But not everyone wants the same things. For example, some people love having the volume knob in the center of a pre-amp (perhaps from a mis-placed sense of esthetics, requiring symmetry). Others want better ergonomics with the volume knob at one end and the input selector knob at the other end of the unit.
 

devopsprodude

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You're right, I've got my "monies" worth as far as a conversation on ASR.

But I disagree that the car analogy falls apart or that



The Topping stack (which can only be compared like for like with the RME dac as its a DAC + Headphone amp is ~25% more expensive than the RME. I'm not griping about a $99 DAC missing features X or Y. I'm talking about a product price class above the RME being far worse than it.

You know, I paid Telsa Prices thinking I would get better than BWM and ended up with ... a Lada?
You paid Ariel Atom prices thinking you were getting a BMW, but instead you got a car purpose built for the track. Performance over features. It is what it is. Most certainly NOT a low powered car built like crap.
 

majingotan

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I was also thinking something along those lines. Before entering ASR you should read "The Truth about HiFi / Transparent electronics". And in self defence, I was generally aware that the electronics was more or less a solved problem. I didn't buy a Topping D90 entirely based on any single number. The logic was slightly more complicated. Read "->" as "Should equal".

Good engineering -> Good design
Flagship product -> Better design / better implementation
Rave reviews -> Good product
"Amazing value for money" -> Value

I've since learned that "Amazing value for money" is one of the biggest conn's in Hifi, you can say it about any product about any price and it means just as little. If the item is $5 or less, that's amazing value for money. $1100 CAD for a stand alone DAC with bad UX is less good value.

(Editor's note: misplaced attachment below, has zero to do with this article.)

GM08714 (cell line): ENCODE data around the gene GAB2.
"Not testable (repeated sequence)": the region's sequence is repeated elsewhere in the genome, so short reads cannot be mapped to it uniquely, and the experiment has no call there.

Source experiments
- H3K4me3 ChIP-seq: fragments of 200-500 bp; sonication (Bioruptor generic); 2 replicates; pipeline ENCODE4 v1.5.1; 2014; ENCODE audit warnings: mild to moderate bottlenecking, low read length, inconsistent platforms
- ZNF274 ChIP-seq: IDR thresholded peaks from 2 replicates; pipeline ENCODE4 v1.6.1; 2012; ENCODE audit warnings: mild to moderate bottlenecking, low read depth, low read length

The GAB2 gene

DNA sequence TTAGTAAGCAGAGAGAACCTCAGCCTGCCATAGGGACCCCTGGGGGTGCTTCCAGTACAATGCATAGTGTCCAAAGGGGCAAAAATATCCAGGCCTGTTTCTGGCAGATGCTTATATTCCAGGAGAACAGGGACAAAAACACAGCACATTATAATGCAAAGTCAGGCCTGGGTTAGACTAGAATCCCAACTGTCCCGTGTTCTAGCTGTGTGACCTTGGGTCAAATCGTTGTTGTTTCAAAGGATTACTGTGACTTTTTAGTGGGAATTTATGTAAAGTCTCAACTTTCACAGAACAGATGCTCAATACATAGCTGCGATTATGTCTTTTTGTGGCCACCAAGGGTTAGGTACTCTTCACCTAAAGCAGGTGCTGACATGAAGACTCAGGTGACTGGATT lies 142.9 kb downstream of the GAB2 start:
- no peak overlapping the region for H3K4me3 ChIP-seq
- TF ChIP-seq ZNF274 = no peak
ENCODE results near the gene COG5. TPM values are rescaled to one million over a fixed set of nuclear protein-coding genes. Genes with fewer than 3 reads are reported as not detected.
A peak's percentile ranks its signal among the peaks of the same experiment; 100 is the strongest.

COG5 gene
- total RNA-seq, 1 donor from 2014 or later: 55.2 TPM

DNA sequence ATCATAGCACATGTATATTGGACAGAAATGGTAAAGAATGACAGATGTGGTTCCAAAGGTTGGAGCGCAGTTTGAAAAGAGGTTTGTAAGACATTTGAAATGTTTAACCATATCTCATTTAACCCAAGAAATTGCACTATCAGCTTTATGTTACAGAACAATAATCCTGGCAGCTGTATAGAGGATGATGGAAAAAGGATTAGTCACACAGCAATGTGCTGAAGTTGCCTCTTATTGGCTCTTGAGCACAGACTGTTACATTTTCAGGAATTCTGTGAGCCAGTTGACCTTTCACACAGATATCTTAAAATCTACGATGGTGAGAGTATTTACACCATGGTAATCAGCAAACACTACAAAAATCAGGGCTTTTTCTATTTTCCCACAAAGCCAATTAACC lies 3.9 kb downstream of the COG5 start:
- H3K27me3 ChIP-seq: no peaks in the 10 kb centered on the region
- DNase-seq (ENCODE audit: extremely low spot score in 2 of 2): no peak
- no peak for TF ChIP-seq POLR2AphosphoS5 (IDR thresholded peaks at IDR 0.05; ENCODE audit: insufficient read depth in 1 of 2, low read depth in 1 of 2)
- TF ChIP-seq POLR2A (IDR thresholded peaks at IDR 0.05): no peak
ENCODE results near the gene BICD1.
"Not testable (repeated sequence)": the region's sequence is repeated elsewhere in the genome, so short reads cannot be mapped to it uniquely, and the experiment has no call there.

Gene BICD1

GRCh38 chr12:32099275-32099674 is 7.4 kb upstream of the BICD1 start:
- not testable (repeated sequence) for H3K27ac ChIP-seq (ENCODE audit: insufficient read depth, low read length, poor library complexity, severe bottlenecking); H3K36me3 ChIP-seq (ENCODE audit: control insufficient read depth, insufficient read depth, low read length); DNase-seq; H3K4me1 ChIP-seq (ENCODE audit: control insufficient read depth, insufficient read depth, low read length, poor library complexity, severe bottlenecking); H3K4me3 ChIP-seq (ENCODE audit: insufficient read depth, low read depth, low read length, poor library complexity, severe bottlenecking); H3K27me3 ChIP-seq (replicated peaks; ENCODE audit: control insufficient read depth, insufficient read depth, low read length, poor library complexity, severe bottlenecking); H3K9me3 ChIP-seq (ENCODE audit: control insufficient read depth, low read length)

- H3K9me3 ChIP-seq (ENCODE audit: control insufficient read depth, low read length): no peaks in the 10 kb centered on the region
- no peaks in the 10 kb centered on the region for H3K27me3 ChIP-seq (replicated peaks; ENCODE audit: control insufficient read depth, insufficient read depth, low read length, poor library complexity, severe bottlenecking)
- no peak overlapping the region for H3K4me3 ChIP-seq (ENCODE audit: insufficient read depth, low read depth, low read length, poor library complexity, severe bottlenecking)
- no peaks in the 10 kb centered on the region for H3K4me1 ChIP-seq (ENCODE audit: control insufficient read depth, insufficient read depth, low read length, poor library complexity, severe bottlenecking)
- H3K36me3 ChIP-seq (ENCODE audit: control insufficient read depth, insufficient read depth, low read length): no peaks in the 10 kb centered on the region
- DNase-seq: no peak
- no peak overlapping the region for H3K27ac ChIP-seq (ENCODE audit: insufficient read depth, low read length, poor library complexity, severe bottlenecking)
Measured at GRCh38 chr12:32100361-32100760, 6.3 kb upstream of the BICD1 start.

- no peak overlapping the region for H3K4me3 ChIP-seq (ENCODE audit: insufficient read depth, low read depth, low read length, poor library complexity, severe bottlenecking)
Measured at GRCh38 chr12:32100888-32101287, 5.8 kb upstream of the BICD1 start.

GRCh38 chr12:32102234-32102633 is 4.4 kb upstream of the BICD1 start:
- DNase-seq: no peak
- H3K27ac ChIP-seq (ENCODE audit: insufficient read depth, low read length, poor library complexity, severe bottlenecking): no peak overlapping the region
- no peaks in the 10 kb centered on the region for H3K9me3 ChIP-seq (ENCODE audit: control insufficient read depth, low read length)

ps. Thanks for the link to Amir's post, don't recall if I read it already. You are right that people are encouraged to look beyond the SINAD, maybe it just needs to be done a little louder as there is still very much (in parts, not everyone) an air or culture of better number == better product.

IMO, the logic can be simplified even easier:

Good engineering -> Good performance (design is a different category altogether)
Flagship product -> Best performance
Good design -> Has every inputs / outputs a user would need and has ergonomic layout
Rave reviews -> Good product
"Amazing value for money" -> Value


This logic of course is more aligned with better number = better perform

I do agree with @devopsprodude that UX, screen, etc. are just extra features (luxury). As for car analogy, the larger your budget, the more options you have: a BMW (RME in this case), Ariel Atom/Corvette/Super Snake/Hellcat (D90/A90 stack, pure performance) or a Rolls Royce (has lots of extra bells and whistles and luxurious feel but doesn't come remotely close to performance of a BMW or the aforementioned muscle/supercars e.g. my DAP). All three options are never considered bad options, just each option suits one's preference over others
 

IAtaman

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I liken this to owning a high performance car to haul groceries.

Isn't that the premise of audiophile gear manufacturing - selling people who can afford it expensive equipment that they will rarely, if ever will use to its full potential, not unlike the current SUV market with Urus and Cayenne Turbo S etc. People are carrying their children to school with a 4.0-liter twin-turbo V8.

And also, maybe along the same lines, we can liken Chinese HiFi manufaturers like Topping to companies like Tesla, producing high performing products with some QA issues, larger manufacturing tolerances and a shittier materials. Then this whole topic starts to sound like someone measured the 0-60 performance of a Tesla, another guy saw this post, was impressed with what he saw, sold his 911 to buy a Model S, and after his disappointment, declares that all technical performance benchmarking is a fool's errand.
 

Jim Matthews